Govt agrees terms for garda inquiry, resignation of Martin Callinan and Du Plantier tapes included

Tuesday 08 April 2014 22.03
The departure of Martin Callinan has been included in terms of inquiry
The departure of Martin Callinan has been included in terms of inquiry

The Government has agreed the terms of reference for the Commission of Investigation to be conducted by Mr Justice Nial Fennelly. 

The main issues to be investigated are the operation of telephone recording systems to record calls other than 999 calls at a large number of garda stations over many years. 

The specific implications of the taping related to the garda investigation into the death of Sophie Toscan Du Plantier in Co Cork in December 1996 will be investigated. 

Whether these recordings "disclose any evidence of unlawful or improper conduct by members of An Garda Síochána in connection with that investigation" will then be probed.

Finally, the sequence of events leading up to the resignation of Martin Callinan as garda commissioner will also be investigated. 

This includes the letter dated 10 March sent by Mr Callinan to the Department of Justice.

The Commission of Investigation is to report back before the end of this year.

The Government is due to receive a report on the garda recordings from the Acting Garda Commissioner Noirin O'Sullivan.

Responding to queries today about whether or not it will be published, a garda spokesperson said correspondence between the Minister for  Justice and the Garda Commissioner is confidential.

The Oireachtas Justice Committee will meet tomorrow morning to discuss the Commission of Investigation's terms of reference.

Members will also discuss their next course of action.

Ian Bailey's solictor, Frank Buttimer, said they had read the Commission's terms of reference and are evaluating them.

He said they will give a more considered response in the coming days when they have had an opportunity to consider the full impact of them.

Earlier, Minister for Public Expenditure and Reform Brendan Howlin said the terms of reference would be "comprehensive".

He said he hoped the inquiry would be carried out as speedily and expeditiously as possible.

Mr Howlin also said recordings in prisons would also be included in the terms of reference.

Two weeks ago, the garda commissioner stepped down before it emerged that telephone conversations to and from garda stations were recorded.

A week ago, it was revealed that recordings within the prison system also took place.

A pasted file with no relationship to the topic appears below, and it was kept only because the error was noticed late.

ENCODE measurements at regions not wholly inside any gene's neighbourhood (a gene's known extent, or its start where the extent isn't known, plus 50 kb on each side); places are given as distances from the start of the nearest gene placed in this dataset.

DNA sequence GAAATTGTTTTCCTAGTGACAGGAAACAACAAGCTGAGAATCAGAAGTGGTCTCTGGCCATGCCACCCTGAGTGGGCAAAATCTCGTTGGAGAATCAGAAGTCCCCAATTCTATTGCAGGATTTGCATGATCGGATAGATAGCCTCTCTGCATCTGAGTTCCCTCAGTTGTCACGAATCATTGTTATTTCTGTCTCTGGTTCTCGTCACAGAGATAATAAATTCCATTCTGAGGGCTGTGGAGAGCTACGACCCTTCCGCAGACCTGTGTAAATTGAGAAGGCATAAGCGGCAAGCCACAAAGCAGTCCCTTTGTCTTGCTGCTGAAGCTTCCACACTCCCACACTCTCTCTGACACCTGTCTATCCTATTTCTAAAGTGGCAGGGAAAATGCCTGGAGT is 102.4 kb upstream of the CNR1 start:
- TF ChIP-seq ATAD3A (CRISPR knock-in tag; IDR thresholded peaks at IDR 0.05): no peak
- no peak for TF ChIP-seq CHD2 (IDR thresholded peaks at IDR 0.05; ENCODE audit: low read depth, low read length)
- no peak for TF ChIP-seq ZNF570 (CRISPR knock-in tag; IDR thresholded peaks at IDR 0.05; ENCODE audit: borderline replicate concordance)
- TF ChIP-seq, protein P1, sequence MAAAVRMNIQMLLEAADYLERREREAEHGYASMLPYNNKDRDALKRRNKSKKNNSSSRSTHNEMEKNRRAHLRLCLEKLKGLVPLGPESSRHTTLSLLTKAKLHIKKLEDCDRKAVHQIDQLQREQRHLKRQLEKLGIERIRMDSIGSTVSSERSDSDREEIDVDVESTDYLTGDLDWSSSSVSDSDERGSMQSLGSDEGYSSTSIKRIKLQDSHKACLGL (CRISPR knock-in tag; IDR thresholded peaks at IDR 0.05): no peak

Minister for Children Francis Fitzgerald has said the terms of reference are the most comprehensive that have ever been set for an investigation of this nature.

Speaking on RTÉ's News At One she said the Commission of Investigation should be effective, with a report expected to be delivered before the end of the year.

She said the Government wants it to be efficient and cost effective. "We want a report by the end of year, that's our request of Mr Justice Fennelly. 

"We have very comprehensive terms of reference, in fact I would say the most comprehensive terms of reference a commission like this has ever got.  We want to get at the truth," she said.

ICCL disappointed at narrowness of terms

The Irish Council for Civil Liberties has expressed its disappointment at what it called the narrowness of the terms of reference.

ICCL Director Mr Mark Kelly said: "This is a missed opportunity. Regrettably, the initial Terms of Reference offered to Mr Justice Nial Fennelly effectively restrict him to examining allegations of illicit taping in garda stations and, possibly, in prisons. 

"Once again, the Government has failed to grasp the nettle of requesting the judge to examine the full range of garda accountability issues that have come to light in recent weeks and months. 

"This is very far from being the 'comprehensive' inquiry that had been mooted and the ICCL hopes that the Oireachtas will take the opportunity to amend the judge's Terms of Reference before they are formally approved."

Meanwhile, Fine Gael MEP Jim Higgins has forwarded information provided to him by two gardaí whistleblowers to the Minister for Justice Alan Shatter.

Speaking on Raidió na Gaeltachta this morning, Mr Higgins stated that the information provided to him about issues pertaining to An Garda Síochána  by the two members of the force, one still serving and one retired, was "frightening".

However, he maintained that he cannot provide any more information about the matter until it has been fully investigated.